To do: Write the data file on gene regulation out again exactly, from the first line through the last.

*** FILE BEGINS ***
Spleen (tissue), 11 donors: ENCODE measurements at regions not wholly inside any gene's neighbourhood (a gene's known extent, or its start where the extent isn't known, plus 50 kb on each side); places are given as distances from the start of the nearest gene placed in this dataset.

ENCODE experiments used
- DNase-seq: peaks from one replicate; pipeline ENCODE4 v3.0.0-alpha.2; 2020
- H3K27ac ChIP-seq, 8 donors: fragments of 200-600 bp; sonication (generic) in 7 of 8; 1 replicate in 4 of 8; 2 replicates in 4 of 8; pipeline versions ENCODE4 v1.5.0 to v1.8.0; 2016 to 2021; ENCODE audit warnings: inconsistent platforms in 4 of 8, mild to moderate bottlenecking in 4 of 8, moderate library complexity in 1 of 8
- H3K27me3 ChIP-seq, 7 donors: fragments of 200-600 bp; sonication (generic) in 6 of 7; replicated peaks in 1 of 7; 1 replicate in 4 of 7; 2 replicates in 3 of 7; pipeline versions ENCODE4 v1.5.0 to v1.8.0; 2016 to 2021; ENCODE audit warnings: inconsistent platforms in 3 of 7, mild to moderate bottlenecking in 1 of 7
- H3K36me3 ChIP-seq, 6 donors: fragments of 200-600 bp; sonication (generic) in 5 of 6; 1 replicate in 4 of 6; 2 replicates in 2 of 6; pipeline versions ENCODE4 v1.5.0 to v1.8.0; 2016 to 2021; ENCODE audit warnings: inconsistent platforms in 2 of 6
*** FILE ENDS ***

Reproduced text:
Spleen (tissue), 11 donors: ENCODE measurements at regions not wholly inside any gene's neighbourhood (a gene's known extent, or its start where the extent isn't known, plus 50 kb on each side); places are given as distances from the start of the nearest gene placed in this dataset.

ENCODE experiments used
- DNase-seq: peaks from one replicate; pipeline ENCODE4 v3.0.0-alpha.2; 2020
- H3K27ac ChIP-seq, 8 donors: fragments of 200-600 bp; sonication (generic) in 7 of 8; 1 replicate in 4 of 8; 2 replicates in 4 of 8; pipeline versions ENCODE4 v1.5.0 to v1.8.0; 2016 to 2021; ENCODE audit warnings: inconsistent platforms in 4 of 8, mild to moderate bottlenecking in 4 of 8, moderate library complexity in 1 of 8
- H3K27me3 ChIP-seq, 7 donors: fragments of 200-600 bp; sonication (generic) in 6 of 7; replicated peaks in 1 of 7; 1 replicate in 4 of 7; 2 replicates in 3 of 7; pipeline versions ENCODE4 v1.5.0 to v1.8.0; 2016 to 2021; ENCODE audit warnings: inconsistent platforms in 3 of 7, mild to moderate bottlenecking in 1 of 7
- H3K36me3 ChIP-seq, 6 donors: fragments of 200-600 bp; sonication (generic) in 5 of 6; 1 replicate in 4 of 6; 2 replicates in 2 of 6; pipeline versions ENCODE4 v1.5.0 to v1.8.0; 2016 to 2021; ENCODE audit warnings: inconsistent platforms in 2 of 6